Unlike many other turkey breeds, the Royal Palm is relatively small -- males top out at around 9.98kg. and females only around 10 -- and has a more colourful, distinctive feather display. Sexing Royal Palms is the same as sexing other turkeys, as they share the same sexually dimorphic characteristics as other breeds. As adults, sexing is simple even from a distance; for young poults under eight weeks of age, it is much more difficult and better left to a professional or time itself.
Observe the full-grown flock together. Males are considerably larger than females and are so even at eight weeks of age. If you have the means, weigh the birds. Adult males typically weigh 6.8 to 9.07kg.; females typically weigh 4.54 to 5.44kg.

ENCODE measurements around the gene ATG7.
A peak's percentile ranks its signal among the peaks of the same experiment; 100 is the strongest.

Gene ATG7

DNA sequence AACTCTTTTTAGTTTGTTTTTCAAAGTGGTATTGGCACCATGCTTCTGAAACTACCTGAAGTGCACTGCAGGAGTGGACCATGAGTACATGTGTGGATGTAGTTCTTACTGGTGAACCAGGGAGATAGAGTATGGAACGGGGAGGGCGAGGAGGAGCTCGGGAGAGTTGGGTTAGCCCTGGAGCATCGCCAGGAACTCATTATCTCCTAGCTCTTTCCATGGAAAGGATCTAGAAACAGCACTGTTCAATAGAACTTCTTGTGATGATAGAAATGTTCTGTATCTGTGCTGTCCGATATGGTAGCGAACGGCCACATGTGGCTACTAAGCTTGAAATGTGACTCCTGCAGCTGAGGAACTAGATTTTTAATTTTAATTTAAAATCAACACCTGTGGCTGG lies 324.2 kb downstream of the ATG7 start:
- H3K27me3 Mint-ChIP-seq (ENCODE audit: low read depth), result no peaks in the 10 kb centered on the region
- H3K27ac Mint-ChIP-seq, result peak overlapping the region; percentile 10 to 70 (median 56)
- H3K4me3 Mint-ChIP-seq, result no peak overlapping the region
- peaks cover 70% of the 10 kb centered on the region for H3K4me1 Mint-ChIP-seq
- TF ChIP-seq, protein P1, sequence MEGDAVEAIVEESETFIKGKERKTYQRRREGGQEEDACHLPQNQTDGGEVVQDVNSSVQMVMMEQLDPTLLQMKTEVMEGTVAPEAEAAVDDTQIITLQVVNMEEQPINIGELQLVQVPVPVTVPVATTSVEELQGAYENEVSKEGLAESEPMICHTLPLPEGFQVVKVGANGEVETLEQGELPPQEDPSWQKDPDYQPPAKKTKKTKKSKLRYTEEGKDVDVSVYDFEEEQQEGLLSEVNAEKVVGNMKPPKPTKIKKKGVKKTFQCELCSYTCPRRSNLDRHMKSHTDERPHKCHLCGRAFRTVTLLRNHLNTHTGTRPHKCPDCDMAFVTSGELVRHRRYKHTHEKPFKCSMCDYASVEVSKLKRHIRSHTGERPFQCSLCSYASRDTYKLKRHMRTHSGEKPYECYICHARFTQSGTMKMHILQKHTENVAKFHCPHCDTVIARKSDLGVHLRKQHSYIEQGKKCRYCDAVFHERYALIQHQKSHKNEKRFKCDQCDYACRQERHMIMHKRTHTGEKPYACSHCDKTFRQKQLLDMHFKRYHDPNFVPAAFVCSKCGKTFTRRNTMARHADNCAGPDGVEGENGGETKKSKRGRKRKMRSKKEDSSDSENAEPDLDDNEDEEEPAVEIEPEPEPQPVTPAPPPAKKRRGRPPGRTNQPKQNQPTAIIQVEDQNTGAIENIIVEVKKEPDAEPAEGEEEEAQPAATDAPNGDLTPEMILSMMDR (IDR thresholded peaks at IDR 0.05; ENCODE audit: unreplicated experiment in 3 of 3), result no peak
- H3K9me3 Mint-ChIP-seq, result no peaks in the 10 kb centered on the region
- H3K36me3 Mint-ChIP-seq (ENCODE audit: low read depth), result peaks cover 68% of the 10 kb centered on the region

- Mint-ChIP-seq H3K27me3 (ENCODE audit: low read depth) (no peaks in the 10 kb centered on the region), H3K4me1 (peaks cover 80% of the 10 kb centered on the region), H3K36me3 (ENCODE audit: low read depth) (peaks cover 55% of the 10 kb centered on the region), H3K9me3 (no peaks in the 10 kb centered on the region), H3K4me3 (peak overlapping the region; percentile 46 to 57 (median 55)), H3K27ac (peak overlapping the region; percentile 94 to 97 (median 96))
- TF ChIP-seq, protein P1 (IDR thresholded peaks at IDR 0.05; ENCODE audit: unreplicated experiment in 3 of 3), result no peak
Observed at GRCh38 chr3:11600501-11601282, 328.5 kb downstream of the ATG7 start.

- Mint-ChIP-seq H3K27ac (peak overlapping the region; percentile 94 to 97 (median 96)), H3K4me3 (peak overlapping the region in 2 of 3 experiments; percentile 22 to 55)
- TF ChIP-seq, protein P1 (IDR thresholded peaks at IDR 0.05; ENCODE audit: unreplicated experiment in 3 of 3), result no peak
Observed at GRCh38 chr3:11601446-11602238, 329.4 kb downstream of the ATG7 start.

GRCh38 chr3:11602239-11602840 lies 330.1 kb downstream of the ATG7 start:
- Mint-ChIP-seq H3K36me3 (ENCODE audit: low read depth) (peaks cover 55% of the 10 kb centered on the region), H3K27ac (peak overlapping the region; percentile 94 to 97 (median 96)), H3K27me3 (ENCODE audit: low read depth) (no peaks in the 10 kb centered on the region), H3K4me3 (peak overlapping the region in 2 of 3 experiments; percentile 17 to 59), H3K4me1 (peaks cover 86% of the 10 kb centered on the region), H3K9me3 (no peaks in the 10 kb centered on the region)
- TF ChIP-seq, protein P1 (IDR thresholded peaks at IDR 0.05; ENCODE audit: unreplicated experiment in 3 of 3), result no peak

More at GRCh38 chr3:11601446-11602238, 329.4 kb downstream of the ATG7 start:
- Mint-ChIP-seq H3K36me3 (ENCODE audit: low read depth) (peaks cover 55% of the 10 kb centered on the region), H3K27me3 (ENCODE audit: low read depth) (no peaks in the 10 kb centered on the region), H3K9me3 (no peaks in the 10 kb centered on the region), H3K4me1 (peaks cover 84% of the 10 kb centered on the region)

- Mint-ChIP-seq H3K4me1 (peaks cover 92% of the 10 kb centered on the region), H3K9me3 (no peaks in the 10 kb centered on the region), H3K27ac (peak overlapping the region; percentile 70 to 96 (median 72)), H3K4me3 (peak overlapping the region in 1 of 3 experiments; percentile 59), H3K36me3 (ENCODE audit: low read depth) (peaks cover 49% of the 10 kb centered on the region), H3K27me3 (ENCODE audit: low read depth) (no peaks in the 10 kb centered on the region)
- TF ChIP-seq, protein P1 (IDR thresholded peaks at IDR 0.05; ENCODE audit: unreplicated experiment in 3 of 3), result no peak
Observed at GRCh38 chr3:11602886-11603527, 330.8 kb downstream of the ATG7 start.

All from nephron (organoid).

Look at the colour of the turkey's face surrounding the eyes and on top of the head. Males have blue faces; females have completely pink faces.
Notice the size of the snood. The snood is a fleshy fold of skin that hangs over the turkey's beak. A male Royal Palm turkey (like other turkeys) has a long snood that hangs over and to one side of its beak. The female has a short snood that protrudes on the top of its beak. Females always have paler snoods than their male counterparts; sometimes the snood of a female is removed when the hen is young.
Notice the dewlap and caruncles of the turkey's throat. Male Royal Palms have large major caruncles and a larger dewlap than the female.
As a Royal Palm hen ages, her skin becomes darker but never as deep red as a tom's; they also do not develop blue skin. Overall, the female's body and proportions are smaller including shorter legs, smaller shanks and a smaller head and body.